Our amazing somewhat free economy – econlib

Last Saturday, I woke up at 1:45 feeling sick as a dog. I didn’t get back to sleep. I had a bad cold, stuffy nose, headache and lots of phlegm. (I apologize if this is TMI.) When my wife woke up, she told me I should take Advil. I’m careful not to overmedicate, and so I only took one Advil. Within an hour, I felt better, not good enough to do anything but sleep, but better. My headache went away.

Because I had time to reflect, I told my wife that I didn’t remember taking Advil as a child. He said it didn’t exist then. She was right. Ibuprofen, of which Advil is a specific brand, was not available in the United States until 1974, when I was in my early twenties. It got me thinking about the huge range of high-quality cheap products available in this economy. Of course, since I’m an economist, it reminds me of what it takes to continue making these products and for better ones to replace them. What we need is a fairly free economy. Virtually every government action to make that economy less free, whether through regulation, government takeover of an industry, or higher taxes, will reduce our economic progress.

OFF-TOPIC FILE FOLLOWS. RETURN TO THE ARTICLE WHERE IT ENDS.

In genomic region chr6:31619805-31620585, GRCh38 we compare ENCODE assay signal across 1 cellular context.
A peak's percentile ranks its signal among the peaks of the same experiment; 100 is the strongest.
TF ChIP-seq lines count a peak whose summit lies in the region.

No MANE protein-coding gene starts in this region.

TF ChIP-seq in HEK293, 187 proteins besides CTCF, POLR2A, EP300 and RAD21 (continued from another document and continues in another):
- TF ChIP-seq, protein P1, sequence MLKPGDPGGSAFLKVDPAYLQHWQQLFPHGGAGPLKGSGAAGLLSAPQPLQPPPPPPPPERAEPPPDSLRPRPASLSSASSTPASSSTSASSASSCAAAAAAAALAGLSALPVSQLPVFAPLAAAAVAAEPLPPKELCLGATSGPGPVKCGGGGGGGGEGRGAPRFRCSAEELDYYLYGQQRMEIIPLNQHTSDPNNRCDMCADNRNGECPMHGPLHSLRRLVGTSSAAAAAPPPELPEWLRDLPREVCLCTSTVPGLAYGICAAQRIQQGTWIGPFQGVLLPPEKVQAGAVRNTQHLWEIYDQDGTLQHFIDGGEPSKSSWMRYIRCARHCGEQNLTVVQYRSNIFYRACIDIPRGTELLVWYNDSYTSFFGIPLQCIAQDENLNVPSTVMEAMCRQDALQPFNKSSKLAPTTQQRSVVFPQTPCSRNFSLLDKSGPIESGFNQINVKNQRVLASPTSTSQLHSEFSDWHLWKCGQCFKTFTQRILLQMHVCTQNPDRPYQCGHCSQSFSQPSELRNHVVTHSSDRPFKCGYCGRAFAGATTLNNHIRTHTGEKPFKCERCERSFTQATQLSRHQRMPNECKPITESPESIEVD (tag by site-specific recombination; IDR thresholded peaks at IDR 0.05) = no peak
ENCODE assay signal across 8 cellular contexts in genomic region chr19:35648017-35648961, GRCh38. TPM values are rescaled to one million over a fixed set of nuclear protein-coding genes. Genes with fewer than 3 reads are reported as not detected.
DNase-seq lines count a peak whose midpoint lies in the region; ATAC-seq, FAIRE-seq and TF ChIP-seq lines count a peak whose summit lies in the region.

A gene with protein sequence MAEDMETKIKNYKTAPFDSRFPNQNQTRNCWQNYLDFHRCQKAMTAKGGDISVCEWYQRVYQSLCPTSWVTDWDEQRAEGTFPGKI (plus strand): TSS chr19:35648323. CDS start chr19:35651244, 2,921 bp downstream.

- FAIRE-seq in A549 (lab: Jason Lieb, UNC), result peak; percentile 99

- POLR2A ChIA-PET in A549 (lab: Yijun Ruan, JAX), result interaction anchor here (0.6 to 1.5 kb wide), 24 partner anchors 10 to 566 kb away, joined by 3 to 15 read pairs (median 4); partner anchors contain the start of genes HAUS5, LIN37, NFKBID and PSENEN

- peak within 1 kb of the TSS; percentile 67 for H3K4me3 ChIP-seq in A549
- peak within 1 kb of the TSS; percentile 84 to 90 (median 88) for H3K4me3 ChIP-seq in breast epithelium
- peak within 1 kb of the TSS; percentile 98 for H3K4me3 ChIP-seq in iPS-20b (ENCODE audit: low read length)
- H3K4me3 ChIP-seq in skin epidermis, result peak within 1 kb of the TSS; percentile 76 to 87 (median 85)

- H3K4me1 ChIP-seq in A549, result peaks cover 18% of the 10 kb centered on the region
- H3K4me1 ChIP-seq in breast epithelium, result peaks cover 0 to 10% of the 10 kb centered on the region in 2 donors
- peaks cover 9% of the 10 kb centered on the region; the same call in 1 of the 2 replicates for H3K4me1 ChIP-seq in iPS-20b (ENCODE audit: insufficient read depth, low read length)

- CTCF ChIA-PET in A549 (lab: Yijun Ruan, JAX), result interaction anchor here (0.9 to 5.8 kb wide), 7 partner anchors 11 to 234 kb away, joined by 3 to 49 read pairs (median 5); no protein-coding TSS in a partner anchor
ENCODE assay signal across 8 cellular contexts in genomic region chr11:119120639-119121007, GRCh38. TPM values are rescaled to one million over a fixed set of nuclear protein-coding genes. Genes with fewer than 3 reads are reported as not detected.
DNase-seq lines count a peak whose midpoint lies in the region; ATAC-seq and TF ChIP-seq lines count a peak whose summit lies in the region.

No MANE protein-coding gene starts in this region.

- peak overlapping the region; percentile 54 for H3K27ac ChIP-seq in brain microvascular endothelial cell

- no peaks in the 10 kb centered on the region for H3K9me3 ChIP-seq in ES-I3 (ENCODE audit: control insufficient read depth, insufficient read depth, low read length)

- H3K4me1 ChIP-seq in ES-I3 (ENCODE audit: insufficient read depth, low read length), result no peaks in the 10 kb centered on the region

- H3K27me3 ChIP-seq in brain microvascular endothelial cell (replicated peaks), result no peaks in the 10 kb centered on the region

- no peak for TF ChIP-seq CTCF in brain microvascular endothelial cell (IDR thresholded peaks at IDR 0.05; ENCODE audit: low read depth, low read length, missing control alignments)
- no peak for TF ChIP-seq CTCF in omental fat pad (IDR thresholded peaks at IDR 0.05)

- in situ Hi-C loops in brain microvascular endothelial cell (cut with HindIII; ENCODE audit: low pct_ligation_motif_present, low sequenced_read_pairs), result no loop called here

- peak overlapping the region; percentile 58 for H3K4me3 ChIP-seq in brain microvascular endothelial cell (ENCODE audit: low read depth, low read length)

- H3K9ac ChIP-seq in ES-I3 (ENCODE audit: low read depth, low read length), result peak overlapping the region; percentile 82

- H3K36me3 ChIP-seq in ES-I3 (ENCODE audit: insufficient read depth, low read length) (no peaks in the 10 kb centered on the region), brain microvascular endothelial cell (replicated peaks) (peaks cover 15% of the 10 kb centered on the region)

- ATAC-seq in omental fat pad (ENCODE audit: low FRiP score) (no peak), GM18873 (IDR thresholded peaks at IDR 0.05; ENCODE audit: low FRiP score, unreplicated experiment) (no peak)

This is David R. From Henderson, “Our Amazing Little Free Economy,” Defined conceptsOctober 6, 2022.

Another quote:

A sad case of public ownership in recent years is the publicly owned water system in Jackson, Mississippi. In a March 2021 article Mississippi Today, Anna Wolf tells how the water system has deteriorated over the years. He blamed the decline on “a shrinking city, aging infrastructure and racism.” But he’s a good enough reporter that, not fully seeing the significance, he landed on a quote from University of Wisconsin professor Manuel Teodoro about the root cause of the water problem:

“The nature of local politics is that city governments will neglect utilities until they break because they’re literally buried,” he said. [Teodoro] states “One of the perennial challenges for governments managing water systems is that the quality of water systems is very difficult for people to monitor. But value is very easy for them to observe.”

Water system quality is Difficult to observe. But infrastructure quality is difficult to monitor in many profitable businesses, and yet many of these businesses deliver consistently high quality. What makes for poor results is that water system quality is difficult to monitor And That it is run by government officials who have the wrong incentives.

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